Rising costs, tightening budgets and reduced workforce are the reasons why more than half of public sector managers toyed with the idea of automation.
This is according to a new Arvato report, which also said that a fifth of these managers expect automation technology trials to start within the next 12 months. This technology could free up employee time, deliver business-critical services (89 per cent) and reduce ‘the burden of repetitive work’ (84 per cent).
In 67 per cent of cases, it was faster response time that was considered important. “Automation has been widely embraced in the private sector and it’s encouraging to see that government bodies are becoming more receptive to this technology as a way to improve services for citizens and increase efficiencies,” says Debra Maxwell, CEO of CRM Solutions, UK & Ireland, Arvato.
“Fundamentally, it’s about enabling public sector employees to focus on what’s really important, and redirect resource away from mundane, repetitive tasks.” Among local councils, central government departments and non-departmental public bodies, main areas of interest were customer services, IT and revenues and benefits.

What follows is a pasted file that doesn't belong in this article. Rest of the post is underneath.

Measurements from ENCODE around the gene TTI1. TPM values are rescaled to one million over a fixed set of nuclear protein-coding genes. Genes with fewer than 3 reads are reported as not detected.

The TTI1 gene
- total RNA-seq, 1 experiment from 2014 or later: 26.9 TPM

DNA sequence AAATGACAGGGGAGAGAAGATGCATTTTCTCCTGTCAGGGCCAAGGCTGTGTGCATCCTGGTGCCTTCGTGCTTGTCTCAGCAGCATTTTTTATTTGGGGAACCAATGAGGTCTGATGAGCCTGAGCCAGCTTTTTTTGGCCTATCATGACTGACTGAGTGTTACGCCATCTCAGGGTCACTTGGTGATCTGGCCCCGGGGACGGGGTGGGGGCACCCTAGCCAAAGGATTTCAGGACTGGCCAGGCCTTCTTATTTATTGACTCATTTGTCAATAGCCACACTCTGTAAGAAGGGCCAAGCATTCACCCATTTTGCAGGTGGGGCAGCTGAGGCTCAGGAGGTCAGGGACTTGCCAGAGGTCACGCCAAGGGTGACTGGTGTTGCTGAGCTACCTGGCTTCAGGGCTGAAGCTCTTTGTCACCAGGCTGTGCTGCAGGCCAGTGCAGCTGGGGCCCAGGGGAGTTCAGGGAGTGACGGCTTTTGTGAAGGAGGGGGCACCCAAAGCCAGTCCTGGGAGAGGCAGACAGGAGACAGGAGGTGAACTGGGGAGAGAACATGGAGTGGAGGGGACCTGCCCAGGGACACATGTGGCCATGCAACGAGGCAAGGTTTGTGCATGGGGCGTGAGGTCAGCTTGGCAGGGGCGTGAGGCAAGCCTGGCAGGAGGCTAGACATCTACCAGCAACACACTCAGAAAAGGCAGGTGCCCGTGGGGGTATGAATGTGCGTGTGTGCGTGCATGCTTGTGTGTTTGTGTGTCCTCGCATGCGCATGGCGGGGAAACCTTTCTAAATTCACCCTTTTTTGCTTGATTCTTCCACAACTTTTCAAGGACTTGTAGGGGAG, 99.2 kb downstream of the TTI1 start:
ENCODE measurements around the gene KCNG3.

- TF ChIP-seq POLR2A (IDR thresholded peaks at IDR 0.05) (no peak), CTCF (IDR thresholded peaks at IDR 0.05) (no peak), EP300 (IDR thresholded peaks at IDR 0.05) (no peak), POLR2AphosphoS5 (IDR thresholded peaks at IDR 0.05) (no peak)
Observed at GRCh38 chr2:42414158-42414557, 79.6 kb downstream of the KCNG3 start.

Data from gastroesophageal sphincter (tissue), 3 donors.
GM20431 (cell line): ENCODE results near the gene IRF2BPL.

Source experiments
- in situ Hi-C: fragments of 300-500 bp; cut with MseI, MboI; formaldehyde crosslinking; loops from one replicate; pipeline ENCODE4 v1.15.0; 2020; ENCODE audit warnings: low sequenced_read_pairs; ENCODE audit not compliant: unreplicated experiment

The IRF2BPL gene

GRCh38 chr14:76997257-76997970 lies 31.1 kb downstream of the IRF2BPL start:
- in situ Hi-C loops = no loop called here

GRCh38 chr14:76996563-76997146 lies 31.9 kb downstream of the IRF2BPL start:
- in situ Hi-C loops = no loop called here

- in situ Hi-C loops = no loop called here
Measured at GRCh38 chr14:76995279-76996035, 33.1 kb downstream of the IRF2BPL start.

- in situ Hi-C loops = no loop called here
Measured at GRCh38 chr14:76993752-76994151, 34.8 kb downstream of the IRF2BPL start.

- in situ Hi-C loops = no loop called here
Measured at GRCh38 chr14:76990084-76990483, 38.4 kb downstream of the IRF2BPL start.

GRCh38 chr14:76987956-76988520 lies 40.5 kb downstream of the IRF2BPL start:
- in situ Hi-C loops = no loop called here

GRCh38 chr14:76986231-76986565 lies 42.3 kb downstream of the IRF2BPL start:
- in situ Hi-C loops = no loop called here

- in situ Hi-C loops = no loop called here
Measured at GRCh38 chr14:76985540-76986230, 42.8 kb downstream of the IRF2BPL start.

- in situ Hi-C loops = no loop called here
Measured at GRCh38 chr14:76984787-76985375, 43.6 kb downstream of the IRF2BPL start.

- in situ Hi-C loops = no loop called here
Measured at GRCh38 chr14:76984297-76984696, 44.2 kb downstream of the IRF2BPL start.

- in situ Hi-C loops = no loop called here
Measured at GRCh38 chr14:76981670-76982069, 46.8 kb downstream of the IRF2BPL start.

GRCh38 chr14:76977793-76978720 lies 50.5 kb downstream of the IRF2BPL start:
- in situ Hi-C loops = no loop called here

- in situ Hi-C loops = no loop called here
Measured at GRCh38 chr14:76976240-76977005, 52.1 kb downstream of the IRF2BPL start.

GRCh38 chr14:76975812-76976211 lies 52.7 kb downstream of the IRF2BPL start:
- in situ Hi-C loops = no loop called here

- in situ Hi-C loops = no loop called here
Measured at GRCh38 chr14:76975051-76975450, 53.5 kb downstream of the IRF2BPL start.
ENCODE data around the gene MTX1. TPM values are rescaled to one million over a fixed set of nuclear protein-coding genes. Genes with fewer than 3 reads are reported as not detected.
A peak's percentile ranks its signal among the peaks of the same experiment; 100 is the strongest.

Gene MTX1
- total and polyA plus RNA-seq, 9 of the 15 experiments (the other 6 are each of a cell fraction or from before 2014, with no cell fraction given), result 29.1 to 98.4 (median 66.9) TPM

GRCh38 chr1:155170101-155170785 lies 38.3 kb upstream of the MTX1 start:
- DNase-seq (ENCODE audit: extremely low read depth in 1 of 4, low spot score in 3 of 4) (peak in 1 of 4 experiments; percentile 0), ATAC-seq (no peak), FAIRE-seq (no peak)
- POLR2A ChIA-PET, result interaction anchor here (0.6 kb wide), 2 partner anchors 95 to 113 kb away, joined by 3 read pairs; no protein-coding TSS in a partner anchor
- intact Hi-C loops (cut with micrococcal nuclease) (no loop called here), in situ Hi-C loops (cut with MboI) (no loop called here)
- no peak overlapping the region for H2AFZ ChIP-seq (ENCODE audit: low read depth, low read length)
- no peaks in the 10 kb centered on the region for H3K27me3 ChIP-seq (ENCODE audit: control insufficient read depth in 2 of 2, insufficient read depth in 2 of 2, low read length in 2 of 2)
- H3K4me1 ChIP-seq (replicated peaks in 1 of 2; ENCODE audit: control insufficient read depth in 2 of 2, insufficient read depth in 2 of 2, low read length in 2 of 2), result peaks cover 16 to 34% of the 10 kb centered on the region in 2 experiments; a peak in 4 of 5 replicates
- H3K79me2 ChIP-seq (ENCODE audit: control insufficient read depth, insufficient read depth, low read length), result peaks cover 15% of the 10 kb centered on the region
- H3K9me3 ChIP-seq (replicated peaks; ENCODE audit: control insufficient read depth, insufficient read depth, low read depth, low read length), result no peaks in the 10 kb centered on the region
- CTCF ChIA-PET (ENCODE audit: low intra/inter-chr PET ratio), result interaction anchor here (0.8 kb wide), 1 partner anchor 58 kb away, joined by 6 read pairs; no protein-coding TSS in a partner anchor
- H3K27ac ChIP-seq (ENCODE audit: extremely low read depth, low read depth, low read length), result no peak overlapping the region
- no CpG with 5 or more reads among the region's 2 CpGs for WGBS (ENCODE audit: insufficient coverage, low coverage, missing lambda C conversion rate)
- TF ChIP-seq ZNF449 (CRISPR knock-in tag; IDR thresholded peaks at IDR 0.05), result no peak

In some cases, however, there are opinions that automation can’t improve work much (28 per cent). In almost a third of cases (23 per cent), a mix of legacy and new IT systems creates a problem in choosing a solution.
The full report, entitled ‘Driving transformation through automation in the Public Sector’, can be found on this link.
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